DALLAS--(BUSINESS WIRE)--Drivers beware. The 80,000-pound tractor trailer sharing the road with you may not have a driver behind the wheel. One major company has just announced it will be sending autonomous trucks to terminals in Dallas and Houston sometime next year. The announcement comes shortly after the California Department of Motor Vehicles shut down problem-plagued Cruise autonomous taxis in San Francisco, saying the vehicles, involved in several troubling incidents, presented an “unreasonable risk to the public.”
“We have already seen numerous instances in Texas of problems with driverless vehicles,” warns Amy Witherite, founder of a law firm that specializes in vehicle accident cases. “The danger and severity of accidents will be multiplied a hundredfold when the accident involves a tractor trailer versus a car.”
The City of Austin has received more than 40 complaints related to driverless cars since July, according to city data. According to media reports, an internal reporting system used by Austin firefighters and police describes Cruise cars bumping into parked fire trucks, ignoring police directing traffic, and—in one instance—almost cutting off an ambulance with its emergency lights activated.
“Individuals injured in a crash with an autonomous vehicle will face a much more difficult time determining who was at fault and will be responsible for deaths, serious injuries or property damage,” said Witherite. “The amount of finger-pointing between various parties will increase tenfold because of all the technology involved.
“Anyone who has ever experienced the so-called blue screen of death on their computer understands that computers, which control autonomous vehicles, can fail,” said Witherite. “Even something as simple as placing a sticker on a sign can confuse sensors, and there has been a high-profile case where an autonomous vehicle did not recognize a giant tractor trailer truck crossing a highway, leading to a fatality.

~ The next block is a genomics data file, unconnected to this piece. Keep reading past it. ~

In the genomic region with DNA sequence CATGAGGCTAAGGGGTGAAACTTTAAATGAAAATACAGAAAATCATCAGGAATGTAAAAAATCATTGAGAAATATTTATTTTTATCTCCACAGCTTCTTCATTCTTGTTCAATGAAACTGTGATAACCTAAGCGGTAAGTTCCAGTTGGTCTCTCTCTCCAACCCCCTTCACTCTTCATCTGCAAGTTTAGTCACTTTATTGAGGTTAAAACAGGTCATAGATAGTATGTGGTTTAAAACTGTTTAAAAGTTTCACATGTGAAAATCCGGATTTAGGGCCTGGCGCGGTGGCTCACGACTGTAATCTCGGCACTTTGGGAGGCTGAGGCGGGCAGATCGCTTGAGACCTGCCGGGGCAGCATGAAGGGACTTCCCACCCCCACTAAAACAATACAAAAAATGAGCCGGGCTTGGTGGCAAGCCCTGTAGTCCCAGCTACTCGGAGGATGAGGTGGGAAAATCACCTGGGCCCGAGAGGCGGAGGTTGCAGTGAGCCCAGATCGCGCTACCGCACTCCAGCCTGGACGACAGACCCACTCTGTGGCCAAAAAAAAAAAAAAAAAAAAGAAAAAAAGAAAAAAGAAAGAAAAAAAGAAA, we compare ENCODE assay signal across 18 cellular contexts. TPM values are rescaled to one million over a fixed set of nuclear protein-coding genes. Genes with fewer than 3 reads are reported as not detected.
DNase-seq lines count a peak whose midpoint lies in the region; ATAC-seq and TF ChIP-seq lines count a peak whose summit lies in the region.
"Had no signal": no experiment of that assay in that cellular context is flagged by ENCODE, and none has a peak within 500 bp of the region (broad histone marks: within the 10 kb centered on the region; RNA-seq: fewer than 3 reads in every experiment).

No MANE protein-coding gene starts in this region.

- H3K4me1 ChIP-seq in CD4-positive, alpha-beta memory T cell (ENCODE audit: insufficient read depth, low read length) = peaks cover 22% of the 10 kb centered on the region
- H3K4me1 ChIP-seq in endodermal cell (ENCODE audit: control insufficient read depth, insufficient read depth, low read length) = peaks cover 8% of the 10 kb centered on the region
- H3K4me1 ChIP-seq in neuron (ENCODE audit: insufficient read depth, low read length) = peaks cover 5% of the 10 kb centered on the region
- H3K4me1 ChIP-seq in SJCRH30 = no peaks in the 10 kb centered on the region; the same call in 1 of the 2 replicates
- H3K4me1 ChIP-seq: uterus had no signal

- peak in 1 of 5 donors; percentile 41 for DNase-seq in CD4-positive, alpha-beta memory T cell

“Any litigation that arises from this type of accident will require a new level of expertise from attorneys and a wide range of experts in computers, software, sensors and all of the other technology that goes into creating an autonomous vehicle,” says Witherite. “We can expect defendants to claim their technology is proprietary or seek confidential settlements that will make it more difficult for plaintiffs to access key information needed to determine liability. We have already seen attempts in Congress to limit the amount of information that is available through binding confidential arbitration in these types of cases.”
In 2017, Texas passed Senate Bill 2205, which explicitly allows for the operation of an automated motor vehicle on Texas roads, regardless of whether a licensed human operator is physically present in the vehicle. The bill assigns exclusive governance to the Department of Public Safety and explicitly preempts other political subdivisions or agencies from regulating the operation of automated motor vehicles.
According to Texas A&M University Transportation Policy Research Center, “this law offers clarity in some very important areas and effectively allows for the legal operation of AVs in Texas. However, these vehicles present a number of new legal and procedural questions still not covered by current law, including questions of governance, data ownership, protection of data concerning individual privacy, and the ability of AVs to comply with human-centric Rules of the Road.”
“There is clear evidence this technology has not been perfected,” says Witherite, “and innocent drivers and passengers may well pay the price.”